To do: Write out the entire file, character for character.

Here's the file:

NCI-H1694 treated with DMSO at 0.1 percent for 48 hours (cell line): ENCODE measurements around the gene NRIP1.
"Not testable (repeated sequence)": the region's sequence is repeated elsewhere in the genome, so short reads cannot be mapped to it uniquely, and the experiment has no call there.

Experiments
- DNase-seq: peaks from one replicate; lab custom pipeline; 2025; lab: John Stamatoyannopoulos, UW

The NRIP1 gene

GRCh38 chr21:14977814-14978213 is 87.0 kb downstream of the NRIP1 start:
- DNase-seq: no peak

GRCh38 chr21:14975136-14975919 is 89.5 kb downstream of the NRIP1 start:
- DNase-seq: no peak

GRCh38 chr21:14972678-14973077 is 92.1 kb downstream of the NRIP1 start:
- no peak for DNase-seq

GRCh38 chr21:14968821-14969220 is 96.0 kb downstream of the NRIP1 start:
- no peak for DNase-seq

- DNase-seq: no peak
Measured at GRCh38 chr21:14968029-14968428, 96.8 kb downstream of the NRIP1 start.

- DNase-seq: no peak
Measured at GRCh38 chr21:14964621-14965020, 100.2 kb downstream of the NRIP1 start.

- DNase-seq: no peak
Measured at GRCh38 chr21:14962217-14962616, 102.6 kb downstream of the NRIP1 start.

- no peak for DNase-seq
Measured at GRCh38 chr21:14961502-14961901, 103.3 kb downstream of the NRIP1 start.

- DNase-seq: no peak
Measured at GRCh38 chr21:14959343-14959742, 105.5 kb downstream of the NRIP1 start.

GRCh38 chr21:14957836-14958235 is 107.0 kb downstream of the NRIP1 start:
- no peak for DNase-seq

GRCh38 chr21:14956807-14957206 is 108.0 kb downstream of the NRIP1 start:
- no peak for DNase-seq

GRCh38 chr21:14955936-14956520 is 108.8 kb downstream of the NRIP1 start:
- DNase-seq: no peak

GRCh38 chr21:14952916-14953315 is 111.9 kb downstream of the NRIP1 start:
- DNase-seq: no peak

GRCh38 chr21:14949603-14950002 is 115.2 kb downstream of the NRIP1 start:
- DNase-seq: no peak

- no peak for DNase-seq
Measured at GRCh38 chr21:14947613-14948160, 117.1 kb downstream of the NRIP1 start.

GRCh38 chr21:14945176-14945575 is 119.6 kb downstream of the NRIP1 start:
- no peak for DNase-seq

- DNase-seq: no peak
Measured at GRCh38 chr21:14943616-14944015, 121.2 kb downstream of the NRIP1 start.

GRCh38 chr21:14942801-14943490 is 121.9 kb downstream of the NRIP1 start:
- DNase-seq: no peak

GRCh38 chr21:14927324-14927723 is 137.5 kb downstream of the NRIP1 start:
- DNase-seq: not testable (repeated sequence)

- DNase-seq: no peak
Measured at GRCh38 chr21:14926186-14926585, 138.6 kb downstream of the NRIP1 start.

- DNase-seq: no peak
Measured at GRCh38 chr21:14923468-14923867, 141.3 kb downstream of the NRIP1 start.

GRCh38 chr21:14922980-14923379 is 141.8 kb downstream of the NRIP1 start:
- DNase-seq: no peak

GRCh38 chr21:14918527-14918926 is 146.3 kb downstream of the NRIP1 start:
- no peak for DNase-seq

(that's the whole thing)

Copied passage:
NCI-H1694 treated with DMSO at 0.1 percent for 48 hours (cell line): ENCODE measurements around the gene NRIP1.
"Not testable (repeated sequence)": the region's sequence is repeated elsewhere in the genome, so short reads cannot be mapped to it uniquely, and the experiment has no call there.

Experiments
- DNase-seq: peaks from one replicate; lab custom pipeline; 2025; lab: John Stamatoyannopoulos, UW

The NRIP1 gene

GRCh38 chr21:14977814-14978213 is 87.0 kb downstream of the NRIP1 start:
- DNase-seq: no peak

GRCh38 chr21:14975136-14975919 is 89.5 kb downstream of the NRIP1 start:
- DNase-seq: no peak

GRCh38 chr21:14972678-14973077 is 92.1 kb downstream of the NRIP1 start:
- no peak for DNase-seq

GRCh38 chr21:14968821-14969220 is 96.0 kb downstream of the NRIP1 start:
- no peak for DNase-seq

- DNase-seq: no peak
Measured at GRCh38 chr21:14968029-14968428, 96.8 kb downstream of the NRIP1 start.

- DNase-seq: no peak
Measured at GRCh38 chr21:14964621-14965020, 100.2 kb downstream of the NRIP1 start.

- DNase-seq: no peak
Measured at GRCh38 chr21:14962217-14962616, 102.6 kb downstream of the NRIP1 start.

- no peak for DNase-seq
Measured at GRCh38 chr21:14961502-14961901, 103.3 kb downstream of the NRIP1 start.

- DNase-seq: no peak
Measured at GRCh38 chr21:14959343-14959742, 105.5 kb downstream of the NRIP1 start.

GRCh38 chr21:14957836-14958235 is 107.0 kb downstream of the NRIP1 start:
- no peak for DNase-seq

GRCh38 chr21:14956807-14957206 is 108.0 kb downstream of the NRIP1 start:
- no peak for DNase-seq

GRCh38 chr21:14955936-14956520 is 108.8 kb downstream of the NRIP1 start:
- DNase-seq: no peak

GRCh38 chr21:14952916-14953315 is 111.9 kb downstream of the NRIP1 start:
- DNase-seq: no peak

GRCh38 chr21:14949603-14950002 is 115.2 kb downstream of the NRIP1 start:
- DNase-seq: no peak

- no peak for DNase-seq
Measured at GRCh38 chr21:14947613-14948160, 117.1 kb downstream of the NRIP1 start.

GRCh38 chr21:14945176-14945575 is 119.6 kb downstream of the NRIP1 start:
- no peak for DNase-seq

- DNase-seq: no peak
Measured at GRCh38 chr21:14943616-14944015, 121.2 kb downstream of the NRIP1 start.

GRCh38 chr21:14942801-14943490 is 121.9 kb downstream of the NRIP1 start:
- DNase-seq: no peak

GRCh38 chr21:14927324-14927723 is 137.5 kb downstream of the NRIP1 start:
- DNase-seq: not testable (repeated sequence)

- DNase-seq: no peak
Measured at GRCh38 chr21:14926186-14926585, 138.6 kb downstream of the NRIP1 start.

- DNase-seq: no peak
Measured at GRCh38 chr21:14923468-14923867, 141.3 kb downstream of the NRIP1 start.

GRCh38 chr21:14922980-14923379 is 141.8 kb downstream of the NRIP1 start:
- DNase-seq: no peak

GRCh38 chr21:14918527-14918926 is 146.3 kb downstream of the NRIP1 start:
- no peak for DNase-seq